Thursday, April 5, 2007

Reclaiming Public Space and Building a Contemporary Culture

I had presumed that it was like most of the rumours floating in the air; this story that the old Medical College building was going to be converted to a mall. Unfortunately like most of those other bizarre rumours floating around in Goa, this too turned out to be horrifically true. The building is going to be converted into a mall! Horror of horrors!

“Ofcourse” commented a friend, who would have liked to see the building remain a public space, “our politicians know only malls”. True and yet not true. Our politicians are merely reading the signs of the times, succumbing to a trend that is sweeping all of society, and not only in newly consumerist India. Worldwide we are witness to a change in the nature of public spaces as they get interiorized and privatized. Thus while the earlier era was about the public parks, promenades and buildings open to all, we today see a trend to create ‘public spaces’ within malls and private club-houses, locking out the undesirables and open only to the paying public. In such a situation it is not strange that our politicians seek to create a mall in the building of the Escola Medica, or convert vast open areas into an IT Park rather than a natural park for a growing and choking city. While it is not strange, it is sad however that they have once again created a private asset committed to perpetuating differences, rather than the public assets and wealth they are expected to commit themselves to.

And while this conversion of a public building into a mall may correspond to a negative global trend, there is also at play a local dynamic. We in Goa seem entirely bereft when it comes to knowing what to do with our public buildings. We either convert them to hotels or convert them to museums. On both fronts we think not of ourselves, but of how groups other than ourselves can use these buildings (and our resources and selves consequently). One could argue that the museum serves to educate the local as well as the visitor, but take a look around you at the many museums we have. You visit them once and you can safely never visit it again, since there is going to be no substantial addition to the collection. With culture being identified only with the past, there is no investment in the museum as a space where the local can constantly engage with the cultural world and the creations emanating from it. In that sense then, the State did the most appropriate thing in converting the building of the Escola Medica into a mall. It couldn’t be converted into a hotel, that would be too crude, and if turned into a museum what would we do with the old Secretariat? So we seek the middle ground and convert it into a mall, by leasing it for three years! We haven’t thought of converting it into a public space, since we are never thinking of the local individual and how they and the city could benefit from an innovative use of the building!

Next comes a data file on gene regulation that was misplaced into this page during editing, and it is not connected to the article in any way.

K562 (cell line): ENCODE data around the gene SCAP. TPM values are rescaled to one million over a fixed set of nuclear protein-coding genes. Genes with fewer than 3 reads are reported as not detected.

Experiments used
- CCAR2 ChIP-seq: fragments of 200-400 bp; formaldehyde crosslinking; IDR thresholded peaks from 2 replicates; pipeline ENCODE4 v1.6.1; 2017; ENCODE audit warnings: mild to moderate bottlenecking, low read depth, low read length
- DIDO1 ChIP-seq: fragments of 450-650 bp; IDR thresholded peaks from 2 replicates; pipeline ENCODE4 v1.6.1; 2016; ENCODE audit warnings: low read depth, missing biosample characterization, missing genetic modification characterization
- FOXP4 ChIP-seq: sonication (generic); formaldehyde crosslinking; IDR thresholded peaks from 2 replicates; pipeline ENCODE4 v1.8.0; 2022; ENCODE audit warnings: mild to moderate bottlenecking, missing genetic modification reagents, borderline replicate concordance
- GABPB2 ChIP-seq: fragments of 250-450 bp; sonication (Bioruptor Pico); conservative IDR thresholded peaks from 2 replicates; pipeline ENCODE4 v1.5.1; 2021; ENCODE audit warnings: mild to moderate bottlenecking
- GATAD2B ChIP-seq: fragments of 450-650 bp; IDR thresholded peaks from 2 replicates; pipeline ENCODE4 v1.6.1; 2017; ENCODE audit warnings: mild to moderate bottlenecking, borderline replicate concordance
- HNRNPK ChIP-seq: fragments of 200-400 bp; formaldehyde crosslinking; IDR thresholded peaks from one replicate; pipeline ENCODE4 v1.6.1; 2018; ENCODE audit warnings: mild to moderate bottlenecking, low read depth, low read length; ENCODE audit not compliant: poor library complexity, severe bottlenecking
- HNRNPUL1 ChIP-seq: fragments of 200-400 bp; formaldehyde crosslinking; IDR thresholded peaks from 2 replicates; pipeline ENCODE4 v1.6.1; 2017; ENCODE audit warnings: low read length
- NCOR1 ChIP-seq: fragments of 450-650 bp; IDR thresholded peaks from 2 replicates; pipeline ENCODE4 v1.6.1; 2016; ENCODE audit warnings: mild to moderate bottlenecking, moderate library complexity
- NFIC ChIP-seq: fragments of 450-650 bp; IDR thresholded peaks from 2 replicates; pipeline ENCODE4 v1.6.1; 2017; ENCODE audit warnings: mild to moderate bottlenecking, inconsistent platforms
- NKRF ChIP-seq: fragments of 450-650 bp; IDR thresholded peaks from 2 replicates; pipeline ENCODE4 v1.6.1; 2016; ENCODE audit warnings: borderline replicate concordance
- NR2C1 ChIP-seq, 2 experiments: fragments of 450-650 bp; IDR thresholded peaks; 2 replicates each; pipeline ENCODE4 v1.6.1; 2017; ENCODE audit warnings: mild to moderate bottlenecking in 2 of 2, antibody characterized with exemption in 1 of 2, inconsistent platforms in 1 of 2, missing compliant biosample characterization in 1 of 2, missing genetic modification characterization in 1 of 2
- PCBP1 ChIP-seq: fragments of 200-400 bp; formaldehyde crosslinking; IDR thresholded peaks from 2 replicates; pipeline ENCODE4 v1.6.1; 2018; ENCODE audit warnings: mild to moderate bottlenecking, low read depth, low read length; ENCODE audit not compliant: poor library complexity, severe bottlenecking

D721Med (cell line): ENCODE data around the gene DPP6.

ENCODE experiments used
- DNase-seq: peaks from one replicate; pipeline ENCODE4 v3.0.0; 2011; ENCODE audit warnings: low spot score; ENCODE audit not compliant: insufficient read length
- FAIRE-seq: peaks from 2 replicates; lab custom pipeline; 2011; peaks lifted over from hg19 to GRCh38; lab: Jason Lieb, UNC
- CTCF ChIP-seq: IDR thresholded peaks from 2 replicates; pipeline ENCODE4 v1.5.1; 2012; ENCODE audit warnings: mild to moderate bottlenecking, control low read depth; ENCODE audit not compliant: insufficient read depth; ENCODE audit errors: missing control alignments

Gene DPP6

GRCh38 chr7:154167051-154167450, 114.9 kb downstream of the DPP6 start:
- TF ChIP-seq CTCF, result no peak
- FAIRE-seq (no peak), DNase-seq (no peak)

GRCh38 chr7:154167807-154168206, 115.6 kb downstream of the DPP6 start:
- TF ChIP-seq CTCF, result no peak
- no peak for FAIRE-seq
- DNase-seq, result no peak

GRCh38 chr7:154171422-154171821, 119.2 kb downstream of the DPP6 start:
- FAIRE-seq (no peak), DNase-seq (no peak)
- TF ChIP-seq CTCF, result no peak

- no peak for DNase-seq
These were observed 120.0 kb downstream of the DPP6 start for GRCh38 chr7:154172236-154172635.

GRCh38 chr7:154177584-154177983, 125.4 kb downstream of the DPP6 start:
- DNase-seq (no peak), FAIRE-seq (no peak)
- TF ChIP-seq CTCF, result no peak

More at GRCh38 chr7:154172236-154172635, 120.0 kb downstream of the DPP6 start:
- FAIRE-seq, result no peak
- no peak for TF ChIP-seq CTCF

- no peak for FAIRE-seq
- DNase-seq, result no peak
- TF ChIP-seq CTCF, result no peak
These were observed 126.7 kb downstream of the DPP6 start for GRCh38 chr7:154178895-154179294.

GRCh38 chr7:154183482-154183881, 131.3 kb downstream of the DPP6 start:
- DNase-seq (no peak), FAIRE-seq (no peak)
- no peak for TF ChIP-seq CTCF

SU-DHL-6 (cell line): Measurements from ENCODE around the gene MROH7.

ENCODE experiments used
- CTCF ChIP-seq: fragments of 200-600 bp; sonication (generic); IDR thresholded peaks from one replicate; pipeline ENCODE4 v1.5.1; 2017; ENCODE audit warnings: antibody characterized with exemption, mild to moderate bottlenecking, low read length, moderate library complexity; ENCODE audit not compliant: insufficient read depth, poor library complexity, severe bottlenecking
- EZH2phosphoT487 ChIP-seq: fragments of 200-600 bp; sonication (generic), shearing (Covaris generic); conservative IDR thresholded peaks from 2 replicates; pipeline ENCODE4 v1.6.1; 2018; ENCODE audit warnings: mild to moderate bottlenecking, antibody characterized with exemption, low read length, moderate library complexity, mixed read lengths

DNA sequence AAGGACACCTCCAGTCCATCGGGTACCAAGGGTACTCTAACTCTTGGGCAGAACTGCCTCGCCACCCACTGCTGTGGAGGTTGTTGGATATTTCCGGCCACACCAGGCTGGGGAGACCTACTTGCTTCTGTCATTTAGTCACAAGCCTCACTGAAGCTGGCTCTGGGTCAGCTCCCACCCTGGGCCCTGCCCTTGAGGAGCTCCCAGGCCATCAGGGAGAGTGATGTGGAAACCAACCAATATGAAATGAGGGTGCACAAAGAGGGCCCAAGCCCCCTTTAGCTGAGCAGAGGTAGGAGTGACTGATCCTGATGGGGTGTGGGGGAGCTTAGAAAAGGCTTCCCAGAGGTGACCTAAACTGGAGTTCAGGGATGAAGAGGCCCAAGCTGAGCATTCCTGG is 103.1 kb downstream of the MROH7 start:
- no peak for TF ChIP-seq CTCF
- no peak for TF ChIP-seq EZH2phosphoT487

What would such an innovative use of the Escola Medica be? One such use will be on display from the 10th of this month onwards for a period of two weeks. A collection of art works by different art works by Goan artists, curated by Ranjit Hoskote, the work seeks to highlight the continued creativity of Goan artists and the evolving nature of local culture. But this is not all it seeks to do, it also seeks to use this montage of art and culture as the backdrop for performances of various kind; theatre, academic reflection, song, which will continue to highlight this fact of continued cultural evolution. In making use of this grand space, what they are effectively doing is to transform it into a Palace of the People. But this momentary use is only one of the many uses it could be put to. Outside of the Kala Academy the city lacks a space where one can host the film clubs of the city and the continuing film festivals that Panjim is currently hosting. There is no reason why one of the halls of the old GMC cannot be outfitted to play this crucial role. A society that nurtures so many musicians offers no public space where they can practice- rooms that can be hired at ridiculously nominal prices for a budding band to practice. If the film festival is to continue in Panjim, whether as the dramatic IFFI or a locally hosted international film festival, it needs a permanent office. All said and done the city, as well as the State, needs space where culture is pushed toward the cutting edge and local talent nurtured and displayed, a Palace where the people hold court. However…

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